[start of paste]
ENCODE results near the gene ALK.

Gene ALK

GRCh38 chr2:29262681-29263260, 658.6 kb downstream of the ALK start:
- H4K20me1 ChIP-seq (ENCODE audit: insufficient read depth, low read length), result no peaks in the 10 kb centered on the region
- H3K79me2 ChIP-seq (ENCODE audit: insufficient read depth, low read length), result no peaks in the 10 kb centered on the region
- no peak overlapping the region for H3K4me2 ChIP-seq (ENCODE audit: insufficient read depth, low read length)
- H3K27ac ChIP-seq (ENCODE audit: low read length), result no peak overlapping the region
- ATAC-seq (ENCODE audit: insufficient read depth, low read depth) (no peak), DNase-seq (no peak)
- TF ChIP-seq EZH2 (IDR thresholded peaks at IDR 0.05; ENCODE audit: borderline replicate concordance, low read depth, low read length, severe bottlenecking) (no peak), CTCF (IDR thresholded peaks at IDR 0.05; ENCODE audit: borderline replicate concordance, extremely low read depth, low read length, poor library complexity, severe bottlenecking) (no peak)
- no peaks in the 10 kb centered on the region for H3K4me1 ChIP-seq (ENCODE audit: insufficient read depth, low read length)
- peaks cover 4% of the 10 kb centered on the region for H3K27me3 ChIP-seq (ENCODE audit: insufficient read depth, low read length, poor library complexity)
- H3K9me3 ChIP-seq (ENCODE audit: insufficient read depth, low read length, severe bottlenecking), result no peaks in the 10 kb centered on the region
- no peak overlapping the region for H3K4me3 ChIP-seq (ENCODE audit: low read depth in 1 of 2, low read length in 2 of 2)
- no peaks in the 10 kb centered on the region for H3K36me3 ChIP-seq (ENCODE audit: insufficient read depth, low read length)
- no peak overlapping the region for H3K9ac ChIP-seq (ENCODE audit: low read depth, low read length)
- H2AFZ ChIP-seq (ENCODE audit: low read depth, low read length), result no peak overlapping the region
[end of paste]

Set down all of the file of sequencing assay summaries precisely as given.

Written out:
ENCODE results near the gene ALK.

Gene ALK

GRCh38 chr2:29262681-29263260, 658.6 kb downstream of the ALK start:
- H4K20me1 ChIP-seq (ENCODE audit: insufficient read depth, low read length), result no peaks in the 10 kb centered on the region
- H3K79me2 ChIP-seq (ENCODE audit: insufficient read depth, low read length), result no peaks in the 10 kb centered on the region
- no peak overlapping the region for H3K4me2 ChIP-seq (ENCODE audit: insufficient read depth, low read length)
- H3K27ac ChIP-seq (ENCODE audit: low read length), result no peak overlapping the region
- ATAC-seq (ENCODE audit: insufficient read depth, low read depth) (no peak), DNase-seq (no peak)
- TF ChIP-seq EZH2 (IDR thresholded peaks at IDR 0.05; ENCODE audit: borderline replicate concordance, low read depth, low read length, severe bottlenecking) (no peak), CTCF (IDR thresholded peaks at IDR 0.05; ENCODE audit: borderline replicate concordance, extremely low read depth, low read length, poor library complexity, severe bottlenecking) (no peak)
- no peaks in the 10 kb centered on the region for H3K4me1 ChIP-seq (ENCODE audit: insufficient read depth, low read length)
- peaks cover 4% of the 10 kb centered on the region for H3K27me3 ChIP-seq (ENCODE audit: insufficient read depth, low read length, poor library complexity)
- H3K9me3 ChIP-seq (ENCODE audit: insufficient read depth, low read length, severe bottlenecking), result no peaks in the 10 kb centered on the region
- no peak overlapping the region for H3K4me3 ChIP-seq (ENCODE audit: low read depth in 1 of 2, low read length in 2 of 2)
- no peaks in the 10 kb centered on the region for H3K36me3 ChIP-seq (ENCODE audit: insufficient read depth, low read length)
- no peak overlapping the region for H3K9ac ChIP-seq (ENCODE audit: low read depth, low read length)
- H2AFZ ChIP-seq (ENCODE audit: low read depth, low read length), result no peak overlapping the region